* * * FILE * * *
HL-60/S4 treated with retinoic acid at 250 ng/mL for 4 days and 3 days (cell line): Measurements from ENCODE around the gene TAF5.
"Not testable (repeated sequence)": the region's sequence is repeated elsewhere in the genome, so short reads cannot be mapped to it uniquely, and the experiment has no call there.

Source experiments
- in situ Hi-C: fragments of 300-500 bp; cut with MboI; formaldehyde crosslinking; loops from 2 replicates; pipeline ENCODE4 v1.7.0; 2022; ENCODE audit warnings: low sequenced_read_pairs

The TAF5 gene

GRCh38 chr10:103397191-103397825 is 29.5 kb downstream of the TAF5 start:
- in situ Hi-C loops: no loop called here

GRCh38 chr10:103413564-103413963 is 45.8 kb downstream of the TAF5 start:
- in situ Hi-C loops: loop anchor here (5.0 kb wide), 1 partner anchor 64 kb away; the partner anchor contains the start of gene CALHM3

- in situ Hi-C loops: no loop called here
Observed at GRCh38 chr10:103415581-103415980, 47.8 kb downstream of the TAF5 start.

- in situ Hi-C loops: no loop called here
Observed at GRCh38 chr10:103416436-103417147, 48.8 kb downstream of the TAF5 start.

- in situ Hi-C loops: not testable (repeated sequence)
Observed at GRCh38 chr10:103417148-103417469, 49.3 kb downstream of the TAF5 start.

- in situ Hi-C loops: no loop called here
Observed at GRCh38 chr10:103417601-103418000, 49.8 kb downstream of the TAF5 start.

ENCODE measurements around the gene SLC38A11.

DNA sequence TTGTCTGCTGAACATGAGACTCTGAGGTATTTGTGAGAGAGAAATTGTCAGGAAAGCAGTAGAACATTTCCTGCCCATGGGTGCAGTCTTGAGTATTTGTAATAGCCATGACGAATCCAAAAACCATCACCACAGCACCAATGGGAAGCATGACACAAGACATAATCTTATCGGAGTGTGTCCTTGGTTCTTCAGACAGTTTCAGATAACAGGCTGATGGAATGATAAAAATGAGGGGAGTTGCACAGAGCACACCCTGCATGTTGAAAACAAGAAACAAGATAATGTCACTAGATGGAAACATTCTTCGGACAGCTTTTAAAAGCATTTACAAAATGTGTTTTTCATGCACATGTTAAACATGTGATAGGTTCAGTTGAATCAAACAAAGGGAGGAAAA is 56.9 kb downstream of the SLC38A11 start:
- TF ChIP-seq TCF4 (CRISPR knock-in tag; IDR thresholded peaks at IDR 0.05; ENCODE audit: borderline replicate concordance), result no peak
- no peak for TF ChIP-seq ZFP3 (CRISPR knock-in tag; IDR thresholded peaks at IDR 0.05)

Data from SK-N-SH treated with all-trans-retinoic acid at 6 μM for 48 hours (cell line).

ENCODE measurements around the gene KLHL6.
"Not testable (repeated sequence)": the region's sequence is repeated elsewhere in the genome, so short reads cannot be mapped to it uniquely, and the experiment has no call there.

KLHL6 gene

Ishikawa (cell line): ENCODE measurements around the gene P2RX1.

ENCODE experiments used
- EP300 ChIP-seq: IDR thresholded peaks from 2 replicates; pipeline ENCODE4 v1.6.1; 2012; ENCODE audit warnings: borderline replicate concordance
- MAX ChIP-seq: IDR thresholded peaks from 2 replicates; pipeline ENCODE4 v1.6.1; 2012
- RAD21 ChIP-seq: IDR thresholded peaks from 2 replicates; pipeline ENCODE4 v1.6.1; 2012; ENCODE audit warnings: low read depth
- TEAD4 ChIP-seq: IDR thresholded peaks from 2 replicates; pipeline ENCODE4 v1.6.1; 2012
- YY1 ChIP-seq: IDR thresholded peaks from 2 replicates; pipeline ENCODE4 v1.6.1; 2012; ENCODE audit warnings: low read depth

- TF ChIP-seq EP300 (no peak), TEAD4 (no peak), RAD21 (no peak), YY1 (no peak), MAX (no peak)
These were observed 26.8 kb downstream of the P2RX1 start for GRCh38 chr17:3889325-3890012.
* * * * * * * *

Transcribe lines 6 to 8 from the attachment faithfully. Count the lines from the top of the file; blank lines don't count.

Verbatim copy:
GRCh38 chr10:103397191-103397825 is 29.5 kb downstream of the TAF5 start:
- in situ Hi-C loops: no loop called here

GRCh38 chr10:103413564-103413963 is 45.8 kb downstream of the TAF5 start: